Saturday, November 28, 2020

Movie Reviews: The Color Out Of Space

The Color Out Of Space
directed by Richard Stanley

This sci-fi/horror movie is an adaptation of the 1927  H.P. Lovecraft short story of the same name (color is spelled "colour").  It was one of Lovecraft's finest works. A Lovecraft weakness was to use florid, antediluvian adjectives to describe his settings while being paradoxically unable or unwilling to describe the monsters themselves. In the short story however, and fortunately enough in this film adaptation an alleged shortcoming was turned into a strength. 
The protagonists struggle to describe something that is beyond human experience and perception. That seems impossible. If something falls into our visible spectrum we can see and describe it. So in that aspect there is no such thing as a color we haven't seen before--a description used by many people in this story. 
But what if something has the ability to move in and out of the human visible spectrum or perhaps its very presence temporarily or permanently alters the human visible spectrum?
Would we lack the vocabulary to detail what we saw? Hmm. In this story Lovecraft anticipated radiation poisoning and described it quite vividly. Lovecraft may have been influenced by the Radium Girls scandal, which occurred during his lifetime. The film wisely uses part of a famous Lovecraft quote from the story which sets the stage for the spooky events. 
West of Arkham the hills rise wild, and there are valleys with deep woods that no axe has ever cut. There are dark narrow glens where the trees slope fantastically, and where thin brooklets trickle without ever having caught the glint of sunlight. On the gentler slopes there are farms, ancient and rocky, with squat, moss-coated cottages brooding eternally over old New England secrets in the lee of great ledges; but these are all vacant now, the wide chimneys crumbling and the shingled sides bulging perilously beneath low gambrel roofs.

Ward Phillips (Elliot Knight) is a hydrologist (and in this film the Black man does not die first) who is surveying some Massachusetts land for a proposed dam development. Ward encounters Lavinia Gardner (Madeleine Arthur), who was attempting a ritual to heal her mother. According to Lavinia, Ward's unwanted presence ruins the ritual. Lavinia also informs Ward that he's on private property. Nevertheless Lavinia likes Ward's looks; Ward certainly notices Lavinia's moves.

Lavinia still lives with her family, new farmer father Nathan (Nicholas Cage), stockbroker mother Theresa (Joely Richardson) who is recovering from breast cancer, and brothers Benny (Brendan Meyer) and Jack (Julian Hilliard). Nathan is a former yuppie who inherited the farm from his estranged father. Nathan intends to make a living selling alpaca wool and milk among other things.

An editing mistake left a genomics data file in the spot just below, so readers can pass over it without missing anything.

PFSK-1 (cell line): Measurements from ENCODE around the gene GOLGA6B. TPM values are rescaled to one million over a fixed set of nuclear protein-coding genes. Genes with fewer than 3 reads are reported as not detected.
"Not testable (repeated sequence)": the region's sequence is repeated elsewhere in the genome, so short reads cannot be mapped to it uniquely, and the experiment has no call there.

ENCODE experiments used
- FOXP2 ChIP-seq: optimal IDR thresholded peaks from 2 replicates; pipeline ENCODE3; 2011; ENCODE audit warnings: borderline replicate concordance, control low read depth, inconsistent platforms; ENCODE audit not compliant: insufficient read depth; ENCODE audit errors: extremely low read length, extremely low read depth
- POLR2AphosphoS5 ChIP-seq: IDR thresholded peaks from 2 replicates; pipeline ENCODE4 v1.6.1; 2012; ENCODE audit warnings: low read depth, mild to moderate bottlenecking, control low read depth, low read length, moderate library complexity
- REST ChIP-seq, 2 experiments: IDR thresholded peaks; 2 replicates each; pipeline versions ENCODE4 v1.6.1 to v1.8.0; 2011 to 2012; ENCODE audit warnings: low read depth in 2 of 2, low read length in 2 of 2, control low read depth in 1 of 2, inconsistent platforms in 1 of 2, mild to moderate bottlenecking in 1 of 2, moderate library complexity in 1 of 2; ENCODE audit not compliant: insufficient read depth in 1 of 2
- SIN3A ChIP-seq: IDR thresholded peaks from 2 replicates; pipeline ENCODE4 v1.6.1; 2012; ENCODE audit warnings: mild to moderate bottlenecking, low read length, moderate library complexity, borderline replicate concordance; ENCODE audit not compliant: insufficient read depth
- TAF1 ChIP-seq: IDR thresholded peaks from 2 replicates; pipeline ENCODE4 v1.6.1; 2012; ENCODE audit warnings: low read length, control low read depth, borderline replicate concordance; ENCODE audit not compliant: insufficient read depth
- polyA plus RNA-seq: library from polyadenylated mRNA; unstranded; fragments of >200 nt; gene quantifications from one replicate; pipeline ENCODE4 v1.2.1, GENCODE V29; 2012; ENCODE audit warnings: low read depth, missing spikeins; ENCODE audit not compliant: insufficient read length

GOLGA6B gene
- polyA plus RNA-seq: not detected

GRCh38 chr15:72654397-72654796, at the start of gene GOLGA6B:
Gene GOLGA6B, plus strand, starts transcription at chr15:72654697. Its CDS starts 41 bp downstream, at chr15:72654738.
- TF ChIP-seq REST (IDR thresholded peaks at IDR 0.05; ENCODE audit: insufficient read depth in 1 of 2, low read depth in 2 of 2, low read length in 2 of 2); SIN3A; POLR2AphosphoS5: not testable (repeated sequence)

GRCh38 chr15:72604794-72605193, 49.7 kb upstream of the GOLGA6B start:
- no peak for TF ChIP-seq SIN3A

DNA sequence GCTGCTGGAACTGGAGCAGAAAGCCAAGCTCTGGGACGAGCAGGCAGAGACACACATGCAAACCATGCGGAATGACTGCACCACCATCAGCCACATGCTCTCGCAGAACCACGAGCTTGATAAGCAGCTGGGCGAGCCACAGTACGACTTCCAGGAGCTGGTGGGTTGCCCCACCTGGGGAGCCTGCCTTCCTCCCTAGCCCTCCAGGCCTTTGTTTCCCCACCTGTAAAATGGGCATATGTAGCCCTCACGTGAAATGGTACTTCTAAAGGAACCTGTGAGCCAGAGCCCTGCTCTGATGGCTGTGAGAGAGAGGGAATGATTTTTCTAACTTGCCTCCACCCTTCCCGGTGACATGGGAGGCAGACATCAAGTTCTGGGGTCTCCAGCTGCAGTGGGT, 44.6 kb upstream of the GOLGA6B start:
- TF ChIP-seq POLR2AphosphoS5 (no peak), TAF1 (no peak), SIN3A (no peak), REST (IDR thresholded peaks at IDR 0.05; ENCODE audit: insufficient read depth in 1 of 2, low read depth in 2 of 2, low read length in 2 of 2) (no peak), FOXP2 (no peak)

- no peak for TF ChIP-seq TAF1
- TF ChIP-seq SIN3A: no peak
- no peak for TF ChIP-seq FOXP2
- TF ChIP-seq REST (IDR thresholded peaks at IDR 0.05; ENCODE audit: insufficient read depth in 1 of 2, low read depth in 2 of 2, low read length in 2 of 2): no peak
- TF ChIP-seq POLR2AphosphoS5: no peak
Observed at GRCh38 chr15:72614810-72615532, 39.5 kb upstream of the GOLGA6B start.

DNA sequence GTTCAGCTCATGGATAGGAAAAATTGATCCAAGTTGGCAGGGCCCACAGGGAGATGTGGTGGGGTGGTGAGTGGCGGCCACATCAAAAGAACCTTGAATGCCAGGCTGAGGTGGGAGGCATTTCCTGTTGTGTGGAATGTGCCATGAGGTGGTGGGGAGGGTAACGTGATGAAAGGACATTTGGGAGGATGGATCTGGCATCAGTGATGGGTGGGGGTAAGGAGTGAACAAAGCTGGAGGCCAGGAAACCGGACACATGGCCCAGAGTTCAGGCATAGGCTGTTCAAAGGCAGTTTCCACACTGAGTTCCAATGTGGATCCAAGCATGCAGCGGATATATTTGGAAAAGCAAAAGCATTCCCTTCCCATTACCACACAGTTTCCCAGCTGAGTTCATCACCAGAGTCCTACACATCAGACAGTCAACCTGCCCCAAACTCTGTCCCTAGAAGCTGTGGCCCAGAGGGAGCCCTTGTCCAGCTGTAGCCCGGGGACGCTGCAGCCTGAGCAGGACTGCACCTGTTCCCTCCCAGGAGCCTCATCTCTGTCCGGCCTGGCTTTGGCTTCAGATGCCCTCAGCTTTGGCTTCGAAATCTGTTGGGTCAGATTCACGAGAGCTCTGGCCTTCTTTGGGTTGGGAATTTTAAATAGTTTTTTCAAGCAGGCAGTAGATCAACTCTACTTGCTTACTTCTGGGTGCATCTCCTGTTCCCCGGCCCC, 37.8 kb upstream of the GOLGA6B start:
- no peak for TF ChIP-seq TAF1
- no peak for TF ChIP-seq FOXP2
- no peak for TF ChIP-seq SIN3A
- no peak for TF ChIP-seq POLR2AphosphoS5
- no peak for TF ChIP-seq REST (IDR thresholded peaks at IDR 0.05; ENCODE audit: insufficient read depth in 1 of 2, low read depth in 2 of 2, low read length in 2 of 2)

Nathan's also deeply in love with Theresa, who is a little put off by the farm's iffy internet access and the resulting problems it causes her business. Still Theresa appreciates the extra work Nathan has put into taking care of the children during her sickness and recovery as well as his display of continued physical desire for her. In fact, it's one night while Nathan and Theresa are showing each other bliss that something bad happens.
A meteorite which glows purple, violet and blue lands in the front yard, interrupting Nathan and Theresa's private time and scaring the stuff out of Jack.  
The next morning Ward, the mayor and sheriff all arrive to view the cooling and shrinking meteorite. Ward doesn't like the thing's looks. Ward tests the family's groundwater and finds some abnormalities. He advises the family and the paranoid hippie squatter on their property, Ezra (Tommy Chong) not to drink the water. When the television news crew arrives, the meteorite has vanished. 
The farm's residents undergo shocking transformations and hallucinations. The farm's fauna and flora gradually and ominously change. Cage has become infamous for his characters' over the top crazy rants but they work here. The special effects improve the movie instead of taking the viewer out of it. This movie was among the better Lovecraft adaptations I've seen.  
It's difficult to visually capture something that is supposed to be indescribable but this film came as close as possible.  
Not everything is explained, nor should it be. Just as in real life this story reminds us that there are unknowns in the universe. The film runs a little long and flirts with some generic horror tropes near the end but all in all this was good stuff. If you are curious about or interested in the cosmic dread in which Lovecraft specialized, you could do worse than to watch this film.
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